CalTech and UBC astronomers discover smallest known white dwarf, with extreme properties

A recent paper published in Nature by a team that includes researchers from UBC and CalTech confirmed the discovery of the moon-sized white dwarf star, designated ZTF J190132.9+145808.7 (shortened to ZTF J1901+1458).

White dwarfs are the remnants of intermediate-mass stars, less than eight to ten times the mass of the sun, that have exhausted their nuclear fuel and collapsed to the size of a small planet. Due to the exotic properties of matter at these densities, more massive white dwarfs are actually smaller than less massive ones. In the words of UBC alum Dr. Ilaria Caiazzo, lead author on the study and Burke Prize fellow at CalTech, ZTF J1901+1458 is essentially “packing a mass greater than that of our sun into a body about the size of our moon.”

ZTF J1901+1458 is now the smallest known white dwarf at just 2,000 km in radius, and 60–80 per cent more dense than the previous record holder which has a radius of about 2,500 km.

“It has a very strong magnetic field ... among the strongest, and it is very, very massive,” said Dr. Jeremy Heyl, an astrophysics professor at UBC and part of the research team behind the discovery. The white dwarf’s mass has been calculated at 1.327–1.365 times the mass of the sun, putting it within 2 per cent of the Chandrasekhar limit, which is the maximum possible mass for a white dwarf.

Using data from the Zwicky Transient Facility (ZTF), the team looked for repeating signals characteristic of single rotating objects like white dwarfs. According to Heyl, the Gaia telescope’s measurements of the distances to nearby stars was “probably the most crucial thing” to the discovery, since it distinguishes between small objects like white dwarfs and stars that are large but farther away.

“Before Gaia came around, we knew of maybe 10,000 white dwarfs, but now we know of maybe half [a] million,” said Heyl. Once promising white dwarfs were found, data from the Swift and PAN-STARRS telescopes narrowed down the candidates to those whose temperature and spectral signature match predictions for an ultra-massive white dwarf.

Due to its very high mass, ZTF J1901+1458 is cooling much faster than most white dwarfs, by an unusual nuclear process called the Urca process. The density and temperature in the core (20 to 30 million ºC) is so high that the nuclei of sodium atoms are briefly absorbing electrons from around them, the net result being that the white dwarf’s heat energy is being radiated away in the form of neutrinos and antineutrinos.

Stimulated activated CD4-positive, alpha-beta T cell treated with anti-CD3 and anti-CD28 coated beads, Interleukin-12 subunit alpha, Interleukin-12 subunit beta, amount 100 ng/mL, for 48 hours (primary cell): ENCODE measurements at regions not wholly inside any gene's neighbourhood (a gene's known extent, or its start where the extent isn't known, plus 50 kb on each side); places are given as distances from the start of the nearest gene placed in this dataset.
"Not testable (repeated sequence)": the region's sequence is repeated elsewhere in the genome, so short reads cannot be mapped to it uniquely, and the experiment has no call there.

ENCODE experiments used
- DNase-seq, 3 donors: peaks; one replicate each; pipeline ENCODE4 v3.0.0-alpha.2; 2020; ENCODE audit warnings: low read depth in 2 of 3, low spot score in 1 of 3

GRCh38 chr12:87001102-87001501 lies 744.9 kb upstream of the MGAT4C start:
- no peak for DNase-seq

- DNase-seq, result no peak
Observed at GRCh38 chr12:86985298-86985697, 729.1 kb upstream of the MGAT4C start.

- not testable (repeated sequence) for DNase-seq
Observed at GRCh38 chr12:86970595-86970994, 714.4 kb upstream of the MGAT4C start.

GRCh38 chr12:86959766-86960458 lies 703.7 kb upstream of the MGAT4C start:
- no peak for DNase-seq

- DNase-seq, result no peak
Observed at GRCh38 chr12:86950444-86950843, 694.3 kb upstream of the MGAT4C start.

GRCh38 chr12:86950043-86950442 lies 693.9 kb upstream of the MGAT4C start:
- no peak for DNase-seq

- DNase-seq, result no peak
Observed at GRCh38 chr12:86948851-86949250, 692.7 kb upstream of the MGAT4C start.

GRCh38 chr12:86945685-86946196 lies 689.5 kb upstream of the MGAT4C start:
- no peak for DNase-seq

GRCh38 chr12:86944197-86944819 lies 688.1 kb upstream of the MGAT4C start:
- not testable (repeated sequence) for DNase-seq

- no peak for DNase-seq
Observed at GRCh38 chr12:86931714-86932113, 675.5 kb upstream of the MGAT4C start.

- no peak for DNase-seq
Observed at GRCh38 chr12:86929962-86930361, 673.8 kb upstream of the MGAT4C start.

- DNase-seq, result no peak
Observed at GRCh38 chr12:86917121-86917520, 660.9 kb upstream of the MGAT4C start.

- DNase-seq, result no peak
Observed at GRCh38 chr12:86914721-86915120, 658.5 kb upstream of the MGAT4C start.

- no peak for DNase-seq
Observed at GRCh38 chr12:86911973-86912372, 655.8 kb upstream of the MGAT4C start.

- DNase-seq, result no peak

ZTF J1901+1458 is also spinning very quickly, taking just under seven minutes to complete a rotation while most white dwarfs take upwards of hours. The team believes that this is because ZTF J1901+1458 is the result of two small white dwarfs colliding in an inward spiral.

“If you just tweak one of the progenitors by a little bit, by just a per cent or two, the resulting product would have been too massive to live as a white dwarf and collapse, and probably explode in a supernova,” said Heyl.

The type of supernova in question is the type Ia supernova, whose properties were important evidence for the expansion of the universe but whose process is not well understood. According to Heyl, “whether it’s two white dwarfs merging together or one white dwarf accreting from a companion, we’re not absolutely sure what’s going on.”

By cataloguing objects like ZTF J1901+1458, which is only about 130 light years away, the researchers hope to get an idea of how many type Ia supernovae are expected in a given area of space, and to better understand the structure of white dwarfs and the fate of intermediate-mass stars.

Closely orbiting white dwarf pairs are also now thought to be the dominant source of gravitational waves in the universe and will be an important source of observations for future experiments like the Laser Interferometer Space Antenna.

The eventual fate of ZTF J1901+1458 depends on how its structure changes as it cools, which is actively being researched. Some models suggest that it will eventually collapse and either implode into a neutron star — or destroy itself in a supernova.

“They’re an exciting sort of object from a whole bunch of different angles,” said Heyl.